Royal Pains premiered in 2009, and in many ways it stands as the exemplar of the (possible) USA Network genre. It uses the formula of Burn Notice and reproduces much of its form through similarly glossy cinematography of their respective vacation settings, the Hamptons and Miami. Moreover, USA wisely chose to market Royal Pains as heir to the Burn Notice throne. The selected clip is one of USA’s early ads for the show and features Michael Westen (Jeffery Donovan), protagonist of Burn Notice, explaining through voice-over the similarities between his situation and that of Royal Pains’s Hank Lawson (Mark Feuerstein). Westen is essentially explaining the USA Network formula. Its formula is part of its brand.
I argue, however, that USA Network has created a genre, extending beyond the Burn Notice formula and aesthetic as its brand. Royal Pains exemplifies this genre, but its corpus also includes White Collar, In Plain Sight, and--by early accounts--Covert Affairs. In terms of Rick Altman’s "semantic/syntactic" approach to genre, the syntactic genre characteristics of USA's original programming includes the formula: central character dismissed from/unable to pursue lucrative/traditional form of their job for bureaucratic/nefarious/mysterious reasons, chooses instead to help people/earn a living outside or ancillary to "the law" (a variation: pursues traditional form of job in untraditional ways that make them both good at their job but forever in conflict with reigning authority). Semantic generic characteristics include: glossy cinematography of underutilized-on-television locale, a central character who is almost impossibly competent, generic self-consciousness, and especially an overall humorous tone despite dire plot circumstances. A USA Network show knows that it is summer escapist television and plays with that conceit.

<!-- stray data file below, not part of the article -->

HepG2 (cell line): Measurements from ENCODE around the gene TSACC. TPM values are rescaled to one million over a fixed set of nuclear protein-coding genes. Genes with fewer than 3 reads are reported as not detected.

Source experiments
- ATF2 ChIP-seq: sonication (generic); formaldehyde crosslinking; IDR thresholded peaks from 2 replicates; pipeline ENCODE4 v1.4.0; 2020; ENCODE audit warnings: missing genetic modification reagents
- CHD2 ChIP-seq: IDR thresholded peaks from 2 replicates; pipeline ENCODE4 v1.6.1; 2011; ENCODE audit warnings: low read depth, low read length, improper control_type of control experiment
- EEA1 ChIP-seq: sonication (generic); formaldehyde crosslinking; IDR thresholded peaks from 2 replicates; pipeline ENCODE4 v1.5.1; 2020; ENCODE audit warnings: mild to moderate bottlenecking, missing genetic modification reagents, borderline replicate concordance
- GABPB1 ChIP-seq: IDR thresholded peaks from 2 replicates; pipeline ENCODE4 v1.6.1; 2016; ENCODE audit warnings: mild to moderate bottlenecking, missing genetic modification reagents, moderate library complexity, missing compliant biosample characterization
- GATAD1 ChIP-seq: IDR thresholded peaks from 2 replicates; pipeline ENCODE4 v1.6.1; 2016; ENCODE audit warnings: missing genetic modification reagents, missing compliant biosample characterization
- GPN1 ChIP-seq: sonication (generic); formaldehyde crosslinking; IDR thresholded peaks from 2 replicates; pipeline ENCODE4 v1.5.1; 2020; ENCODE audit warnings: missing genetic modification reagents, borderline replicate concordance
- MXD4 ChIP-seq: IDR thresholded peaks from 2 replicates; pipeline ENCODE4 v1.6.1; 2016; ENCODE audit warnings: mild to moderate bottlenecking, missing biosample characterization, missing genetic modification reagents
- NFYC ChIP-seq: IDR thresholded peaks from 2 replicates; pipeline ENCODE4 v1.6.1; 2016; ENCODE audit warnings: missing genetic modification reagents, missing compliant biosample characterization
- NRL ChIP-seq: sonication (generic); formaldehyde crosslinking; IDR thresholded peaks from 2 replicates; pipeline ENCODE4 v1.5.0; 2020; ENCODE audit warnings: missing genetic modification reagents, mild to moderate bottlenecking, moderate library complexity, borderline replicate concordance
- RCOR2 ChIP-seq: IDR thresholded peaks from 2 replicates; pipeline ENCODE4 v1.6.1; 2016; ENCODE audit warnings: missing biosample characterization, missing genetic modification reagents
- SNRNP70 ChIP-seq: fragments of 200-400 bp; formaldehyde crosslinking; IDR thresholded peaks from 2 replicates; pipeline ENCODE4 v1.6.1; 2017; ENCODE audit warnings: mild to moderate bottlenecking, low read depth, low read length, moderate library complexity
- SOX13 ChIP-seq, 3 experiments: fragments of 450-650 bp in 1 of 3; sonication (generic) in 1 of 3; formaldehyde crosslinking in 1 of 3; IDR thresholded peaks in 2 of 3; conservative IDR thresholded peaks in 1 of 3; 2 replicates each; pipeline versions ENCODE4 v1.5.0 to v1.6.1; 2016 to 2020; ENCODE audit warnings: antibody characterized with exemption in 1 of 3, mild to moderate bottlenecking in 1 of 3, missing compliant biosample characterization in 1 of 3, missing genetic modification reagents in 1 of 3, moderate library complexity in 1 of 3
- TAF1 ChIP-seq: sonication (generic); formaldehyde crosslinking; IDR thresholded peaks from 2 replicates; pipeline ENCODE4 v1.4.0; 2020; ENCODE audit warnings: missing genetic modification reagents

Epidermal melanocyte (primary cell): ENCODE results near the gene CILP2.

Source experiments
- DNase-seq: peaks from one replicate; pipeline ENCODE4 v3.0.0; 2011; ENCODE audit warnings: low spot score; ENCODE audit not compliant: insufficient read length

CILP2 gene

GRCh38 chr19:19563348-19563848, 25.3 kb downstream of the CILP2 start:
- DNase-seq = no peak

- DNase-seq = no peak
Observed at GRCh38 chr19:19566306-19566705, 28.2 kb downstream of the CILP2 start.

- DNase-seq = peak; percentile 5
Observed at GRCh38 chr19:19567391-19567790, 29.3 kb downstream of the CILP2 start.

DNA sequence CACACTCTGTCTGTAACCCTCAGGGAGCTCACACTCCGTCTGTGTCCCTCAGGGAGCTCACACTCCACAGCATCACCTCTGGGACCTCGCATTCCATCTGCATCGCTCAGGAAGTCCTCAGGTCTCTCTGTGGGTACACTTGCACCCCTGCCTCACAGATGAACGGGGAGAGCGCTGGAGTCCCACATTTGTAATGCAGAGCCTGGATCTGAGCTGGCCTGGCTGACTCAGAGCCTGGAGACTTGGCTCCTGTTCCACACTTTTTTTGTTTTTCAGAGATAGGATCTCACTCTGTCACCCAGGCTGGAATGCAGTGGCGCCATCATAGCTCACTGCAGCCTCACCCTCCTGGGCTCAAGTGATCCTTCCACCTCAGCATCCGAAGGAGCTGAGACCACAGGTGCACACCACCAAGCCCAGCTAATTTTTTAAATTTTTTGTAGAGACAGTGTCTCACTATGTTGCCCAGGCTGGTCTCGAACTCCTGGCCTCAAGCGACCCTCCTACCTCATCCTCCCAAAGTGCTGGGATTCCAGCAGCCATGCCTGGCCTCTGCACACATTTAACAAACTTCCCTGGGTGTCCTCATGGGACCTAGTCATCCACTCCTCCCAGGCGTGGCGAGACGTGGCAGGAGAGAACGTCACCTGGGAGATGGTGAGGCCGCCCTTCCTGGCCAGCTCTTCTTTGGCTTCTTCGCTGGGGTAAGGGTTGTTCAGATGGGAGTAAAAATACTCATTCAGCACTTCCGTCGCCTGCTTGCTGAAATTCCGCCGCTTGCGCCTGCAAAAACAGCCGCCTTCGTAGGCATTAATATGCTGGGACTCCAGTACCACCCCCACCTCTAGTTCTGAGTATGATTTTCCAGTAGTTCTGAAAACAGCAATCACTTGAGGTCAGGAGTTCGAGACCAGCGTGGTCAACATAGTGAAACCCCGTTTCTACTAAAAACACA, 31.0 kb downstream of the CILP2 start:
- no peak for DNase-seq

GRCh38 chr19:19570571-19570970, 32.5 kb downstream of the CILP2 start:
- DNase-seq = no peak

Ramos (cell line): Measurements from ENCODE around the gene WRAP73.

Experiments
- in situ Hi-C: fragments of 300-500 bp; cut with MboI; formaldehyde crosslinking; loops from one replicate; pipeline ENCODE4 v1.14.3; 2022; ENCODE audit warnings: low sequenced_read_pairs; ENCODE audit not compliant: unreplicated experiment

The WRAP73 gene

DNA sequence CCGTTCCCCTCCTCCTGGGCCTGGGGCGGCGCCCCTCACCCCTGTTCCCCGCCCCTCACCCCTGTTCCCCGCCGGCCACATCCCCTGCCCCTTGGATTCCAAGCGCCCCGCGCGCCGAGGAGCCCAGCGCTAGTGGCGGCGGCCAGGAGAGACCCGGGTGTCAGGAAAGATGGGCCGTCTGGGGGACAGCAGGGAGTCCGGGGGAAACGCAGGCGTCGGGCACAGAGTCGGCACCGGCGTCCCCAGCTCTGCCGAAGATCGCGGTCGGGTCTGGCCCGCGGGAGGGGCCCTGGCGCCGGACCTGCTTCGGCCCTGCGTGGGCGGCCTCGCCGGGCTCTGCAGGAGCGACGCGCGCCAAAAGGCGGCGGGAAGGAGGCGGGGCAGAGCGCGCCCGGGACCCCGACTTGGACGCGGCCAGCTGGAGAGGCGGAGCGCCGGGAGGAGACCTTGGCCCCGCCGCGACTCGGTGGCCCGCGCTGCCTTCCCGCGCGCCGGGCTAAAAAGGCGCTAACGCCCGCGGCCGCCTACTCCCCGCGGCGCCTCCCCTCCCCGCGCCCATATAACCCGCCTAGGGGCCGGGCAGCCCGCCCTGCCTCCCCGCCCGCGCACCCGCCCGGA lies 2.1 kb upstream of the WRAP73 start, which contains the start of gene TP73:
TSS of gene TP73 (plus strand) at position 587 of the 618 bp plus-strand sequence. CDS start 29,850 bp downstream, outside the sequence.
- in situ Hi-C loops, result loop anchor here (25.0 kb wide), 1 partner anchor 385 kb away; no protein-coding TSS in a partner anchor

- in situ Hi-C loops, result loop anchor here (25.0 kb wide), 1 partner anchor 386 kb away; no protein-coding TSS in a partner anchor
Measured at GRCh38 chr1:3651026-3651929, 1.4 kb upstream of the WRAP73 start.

But perhaps the true test of my argument for a USA Network genre is whether or not it moves beyond the boundaries of brand. Can a "USA" show air on another network? Time will tell as we see how saturated or enduring the formula-cum-brand becomes, but TNT’s Leverage appears as a contender. Though it began airing in December 2008, it’s often described as a "summer series," and it certainly borrows heavily from the success of USA’s original programming like Burn Notice. Is it merely an outlier or an early example of the USA Network genre?
Author's blog: cehowell.wordpress.com